Let’s talk about two of my favourite things — food and Australia.
While abroad, I hit a few food hurdles.
Bananas: I love me some bananas. I even fashioned a chiquita banana lady costume for Halloween last year.
Grilled banana and peanut butter sandwiches, banana oatmeal, bananas on cold cereal, banana soft serve (food processed frozen bananas) and duh… chocolate covered bananas. In the states they’re nut-rageously cheap as far as fresh produce goes. Plus the pesticides stay in the peel, so they’re one fruit you can pass on buying organic. I ate them by the bushel before Australia, but when I went to my first Aussie grocery store (Woolworth’s, I kind of miss you), banana prices were absurd. One of our friends bought 5 of them and didn’t realize the steep price until they rang up to $13.00. Oops. So needless to say I went virtually banana-less for 5 months, unless I treated myself to a few when I bussed into the city for Paddy’s market (one way that I saved every once in a while on fruit and veggies). I also traveled in New Zealand with a bushel of bananas in my backpack because they were much cheaper there.
Pumpkin: It’s been made pretty clear that I drool over all things pumpkin. Last year’s pumpkin shortage forced grocery stores to mandate can limits. This was upsetting. I may or may not have purchased cans of pumpkin from multiple stores in one day just to stock up. Luckily the shortage is over. But in Australia, my go-to canned pumpkin was nowhere to be found. Solution: eat whole pumpkins. It was bizarre at first to have a whole pumpkin nestled in with the remainder of my groceries, but I quickly learned how to cook them up. While canned pumpkin was nonexistent, Australians made up for it by including roasted pumpkin in a lot of dishes. Nearly every cafe had some sort of salad featuring tons of one-inch cubes of it mixed up with pesto and feta, or roasted vegetable paninis with massive slices of pumpkin, eggplant and other veggies. I even bought pumpkin ravioli from a rediculously overpriced organic market up the street from our house… the kind of place where meals end up pricier than eating out at a nice restaurant. I’ll admit though, my roommates found my pumpkin consumption disturbing (much like their sentiments toward the rest of my meals. Living with 16 people in one house led to a once or twice daily, “what is that you’re eating?”)
Fresh Produce: Like I said, fresh fruit and veggies were ungodly expensive. And they were priced by kilogram which made things even more confusing. A lot of times, as un-glamorous as it was, I picked up multiple bags of frozen fruits and veggies to pop in the freezer so I always had some on hand. With 8 people in our one kitchen, it was hard to snag some stove-top space, so my frozen loot often took a spin in the microwave. I steered clear of the bananas (never could I ever spend over 2 bucks a pop), and generally stuck to sale items only.
Coffee: Not exactly a food, but as a staple in my diet, I dealt with some serious coffee differences overseas. First of all, the word coffee only appeared at Gloria Jean’s. Australia doesn’t do coffee– they do espresso. Most cafes and coffee shops sold your standard espresso drinks – lattes, capps, mochablahblahs. The closest you could order to coffee was an americano — two shots of espresso and hot water. I didn’t mind the espresso base by any means, but the prices! Holy nuts. Let me show you a standard menu. Here’s Barzura — a cafe that was right down the street on the beach.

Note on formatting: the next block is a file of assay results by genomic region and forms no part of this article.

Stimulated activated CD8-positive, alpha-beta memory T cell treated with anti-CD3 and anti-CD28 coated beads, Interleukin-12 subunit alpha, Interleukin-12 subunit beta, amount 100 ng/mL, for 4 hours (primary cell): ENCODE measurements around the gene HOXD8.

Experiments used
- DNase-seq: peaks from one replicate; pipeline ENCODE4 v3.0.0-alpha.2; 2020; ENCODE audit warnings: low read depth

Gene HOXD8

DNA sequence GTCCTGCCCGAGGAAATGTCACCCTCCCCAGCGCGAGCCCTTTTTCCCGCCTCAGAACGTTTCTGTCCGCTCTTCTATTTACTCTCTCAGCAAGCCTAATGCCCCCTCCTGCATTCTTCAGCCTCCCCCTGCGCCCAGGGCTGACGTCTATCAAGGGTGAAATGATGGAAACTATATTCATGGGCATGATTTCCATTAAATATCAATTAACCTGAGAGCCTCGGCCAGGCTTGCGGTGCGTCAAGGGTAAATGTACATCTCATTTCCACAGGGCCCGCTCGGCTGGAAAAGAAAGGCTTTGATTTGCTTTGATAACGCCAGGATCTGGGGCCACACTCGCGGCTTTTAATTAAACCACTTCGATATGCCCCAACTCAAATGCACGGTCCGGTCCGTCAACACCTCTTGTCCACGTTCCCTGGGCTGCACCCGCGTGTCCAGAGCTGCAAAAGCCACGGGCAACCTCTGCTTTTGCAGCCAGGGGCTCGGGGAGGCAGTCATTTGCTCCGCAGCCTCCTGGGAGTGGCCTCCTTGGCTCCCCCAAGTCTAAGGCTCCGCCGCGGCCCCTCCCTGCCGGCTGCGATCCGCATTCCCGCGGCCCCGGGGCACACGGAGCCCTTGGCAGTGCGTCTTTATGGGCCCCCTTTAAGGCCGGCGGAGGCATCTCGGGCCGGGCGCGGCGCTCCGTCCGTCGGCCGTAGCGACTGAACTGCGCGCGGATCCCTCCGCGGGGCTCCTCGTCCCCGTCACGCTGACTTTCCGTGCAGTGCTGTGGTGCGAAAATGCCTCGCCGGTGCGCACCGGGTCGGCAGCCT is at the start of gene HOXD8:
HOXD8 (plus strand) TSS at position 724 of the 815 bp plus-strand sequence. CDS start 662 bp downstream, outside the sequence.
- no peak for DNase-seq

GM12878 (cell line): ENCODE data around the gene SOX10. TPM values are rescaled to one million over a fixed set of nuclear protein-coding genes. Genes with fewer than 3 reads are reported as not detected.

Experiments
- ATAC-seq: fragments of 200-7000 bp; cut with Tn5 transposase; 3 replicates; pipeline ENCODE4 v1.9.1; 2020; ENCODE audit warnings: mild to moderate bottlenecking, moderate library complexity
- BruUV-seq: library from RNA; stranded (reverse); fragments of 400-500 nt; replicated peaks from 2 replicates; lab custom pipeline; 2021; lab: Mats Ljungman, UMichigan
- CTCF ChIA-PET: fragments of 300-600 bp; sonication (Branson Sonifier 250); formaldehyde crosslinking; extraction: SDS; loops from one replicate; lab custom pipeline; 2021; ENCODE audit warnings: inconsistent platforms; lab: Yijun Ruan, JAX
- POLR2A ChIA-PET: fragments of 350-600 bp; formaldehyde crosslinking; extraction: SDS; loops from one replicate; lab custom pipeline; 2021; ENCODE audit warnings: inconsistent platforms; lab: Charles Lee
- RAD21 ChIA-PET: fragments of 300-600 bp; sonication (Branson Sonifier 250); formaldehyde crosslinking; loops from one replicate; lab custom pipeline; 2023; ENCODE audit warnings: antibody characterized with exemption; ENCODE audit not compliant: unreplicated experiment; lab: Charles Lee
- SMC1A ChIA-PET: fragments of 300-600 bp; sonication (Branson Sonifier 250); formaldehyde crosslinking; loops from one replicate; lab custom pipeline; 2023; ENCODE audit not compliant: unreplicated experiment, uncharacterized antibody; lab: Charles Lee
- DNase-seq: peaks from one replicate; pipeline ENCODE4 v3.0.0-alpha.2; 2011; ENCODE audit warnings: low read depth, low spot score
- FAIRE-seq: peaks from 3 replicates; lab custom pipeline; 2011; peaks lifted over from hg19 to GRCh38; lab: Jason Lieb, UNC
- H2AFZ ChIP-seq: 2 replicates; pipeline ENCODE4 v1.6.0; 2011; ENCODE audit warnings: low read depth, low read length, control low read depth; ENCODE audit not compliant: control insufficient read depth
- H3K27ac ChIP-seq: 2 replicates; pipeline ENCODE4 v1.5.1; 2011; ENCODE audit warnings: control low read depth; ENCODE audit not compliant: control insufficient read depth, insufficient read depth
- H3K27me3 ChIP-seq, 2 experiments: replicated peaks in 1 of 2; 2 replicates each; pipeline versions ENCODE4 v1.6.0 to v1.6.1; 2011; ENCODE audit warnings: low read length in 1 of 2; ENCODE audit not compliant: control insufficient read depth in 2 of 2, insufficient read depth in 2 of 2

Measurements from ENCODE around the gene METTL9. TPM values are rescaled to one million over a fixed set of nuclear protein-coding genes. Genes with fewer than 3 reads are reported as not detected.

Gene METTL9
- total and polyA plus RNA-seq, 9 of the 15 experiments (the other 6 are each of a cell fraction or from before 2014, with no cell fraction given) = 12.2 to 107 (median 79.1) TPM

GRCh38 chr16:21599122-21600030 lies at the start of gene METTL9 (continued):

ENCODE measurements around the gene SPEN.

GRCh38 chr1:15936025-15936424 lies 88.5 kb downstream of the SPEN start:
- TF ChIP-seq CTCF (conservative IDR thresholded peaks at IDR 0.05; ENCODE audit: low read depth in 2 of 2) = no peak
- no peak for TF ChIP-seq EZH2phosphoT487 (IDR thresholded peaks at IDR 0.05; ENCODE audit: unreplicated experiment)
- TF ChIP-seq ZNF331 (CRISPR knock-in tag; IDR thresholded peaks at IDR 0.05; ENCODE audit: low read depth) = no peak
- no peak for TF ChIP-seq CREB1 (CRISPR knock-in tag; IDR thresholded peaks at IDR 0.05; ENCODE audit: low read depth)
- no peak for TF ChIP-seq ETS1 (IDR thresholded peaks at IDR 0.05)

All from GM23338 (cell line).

So the prices aren’t that terrifying until you see that a “regular” is the size of a standard American juice glass. After consuming absurd amounts of iced coffee out of massive cups from Dunkin’ for 2 bucks and change… it kind of felt like being jipped. And iced coffee in Australia meant a $5 cup of chilled coffee with a scoop of vanilla ice cream. Sadly, instant coffee was the budget-friendly alternative. My roommate Megan and I classed it up by buying espresso style instant granules, and foamed our milk in clean empty jars to feel like little baristas. We learned skim foamed up the best.
Grocery Shopping: Everything. Was. Expensive. It took a few weeks to figure out how to buy enough to last a while, but not too much that you couldn’t carry it a few blocks to the house. The grocery store was much smaller than I’m used to, and I crashed into everyone because Australians walk on the left side of the aisle. (Sidenote: once I came home I crashed into everyone on the right side of the grocery store aisles… and everywhere else).
Ketchup = Tomato Sauce
Check = Bill
Entree = Appetizer & Appetizer = Entree… excuse me what??
Brekkie = Breakfast
Capsicum = Peppers
Banger = Sausage
Rockmellon = Cantaloupe
Biscuit = Cookie
Vegemite = Don’t eat it. I don’t care who you are.
Raisin (Bran) = Sultana (Bran) …
which coincidentally works swimmingly into my roommate’s name Anna Briccetti (Sultana Brancetti)
And shrimp on the barbie? Australians will laugh if you bring it up.
I miss the amazing scones from Baker’s Delight, and drooling over the freshly-baked-bread smell when I walked by the bakery on the way to and from school. I miss Stock Market — the salad bar at school that offered (more like forced you to get all) 7 toppings of your choice — I was a chicken, feta, pumpkin, corn, sprouts, peas and cucumber with greek yogurt dressing on romaine kinda girl. I miss the late night kebabs (which are more like filled pitas than veggies and meat on a stick). I even miss complaining about the $7 foot-longs at Subway. And the sweet chili sauce! I miss putting it on everything. I mostly miss the giant bars of Cadbury chocolate (the ones with white-chocolate caps) that we passed around in a circle until they vanished.
Can’t forget the Lamingtons. One of our professors passed them out on the last day of class. We also ate them on a speedboat after a day on our privately rented beach over spring break (am I bragging?).